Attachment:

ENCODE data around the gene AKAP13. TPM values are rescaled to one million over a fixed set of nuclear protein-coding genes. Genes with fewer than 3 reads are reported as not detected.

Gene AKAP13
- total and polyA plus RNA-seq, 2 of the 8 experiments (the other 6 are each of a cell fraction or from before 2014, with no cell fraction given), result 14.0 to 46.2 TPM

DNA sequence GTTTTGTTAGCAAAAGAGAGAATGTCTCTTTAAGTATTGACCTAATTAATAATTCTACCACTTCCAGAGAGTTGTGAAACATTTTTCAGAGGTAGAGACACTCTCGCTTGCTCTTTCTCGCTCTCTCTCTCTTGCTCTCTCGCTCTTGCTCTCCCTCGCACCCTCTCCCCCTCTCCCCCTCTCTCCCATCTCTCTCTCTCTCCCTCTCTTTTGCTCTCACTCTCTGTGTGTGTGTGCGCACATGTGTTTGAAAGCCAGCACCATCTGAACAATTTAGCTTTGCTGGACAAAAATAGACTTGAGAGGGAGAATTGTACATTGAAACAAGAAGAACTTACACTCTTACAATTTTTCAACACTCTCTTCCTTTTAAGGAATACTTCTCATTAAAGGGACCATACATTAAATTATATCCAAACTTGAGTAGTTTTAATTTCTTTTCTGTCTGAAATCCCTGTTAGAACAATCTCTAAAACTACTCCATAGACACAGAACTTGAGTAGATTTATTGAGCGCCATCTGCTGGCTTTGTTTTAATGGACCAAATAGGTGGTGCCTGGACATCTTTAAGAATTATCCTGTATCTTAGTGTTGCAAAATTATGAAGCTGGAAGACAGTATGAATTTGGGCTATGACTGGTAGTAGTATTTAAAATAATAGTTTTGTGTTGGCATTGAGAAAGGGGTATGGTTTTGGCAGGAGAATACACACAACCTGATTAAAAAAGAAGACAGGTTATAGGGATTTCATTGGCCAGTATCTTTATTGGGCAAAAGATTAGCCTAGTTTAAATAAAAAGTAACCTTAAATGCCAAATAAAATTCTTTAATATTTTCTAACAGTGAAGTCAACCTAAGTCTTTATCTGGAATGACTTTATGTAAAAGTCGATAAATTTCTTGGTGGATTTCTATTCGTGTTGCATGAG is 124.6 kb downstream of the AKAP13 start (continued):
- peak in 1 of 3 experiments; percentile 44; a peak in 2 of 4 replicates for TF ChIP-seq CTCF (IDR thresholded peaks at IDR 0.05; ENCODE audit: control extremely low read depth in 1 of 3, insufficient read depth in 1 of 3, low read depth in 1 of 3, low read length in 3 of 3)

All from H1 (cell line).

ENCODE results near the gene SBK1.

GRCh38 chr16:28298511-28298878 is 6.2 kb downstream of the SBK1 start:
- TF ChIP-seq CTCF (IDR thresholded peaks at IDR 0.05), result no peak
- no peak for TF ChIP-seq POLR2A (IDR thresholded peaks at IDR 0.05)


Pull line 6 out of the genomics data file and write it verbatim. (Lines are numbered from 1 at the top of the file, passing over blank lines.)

All from H1 (cell line).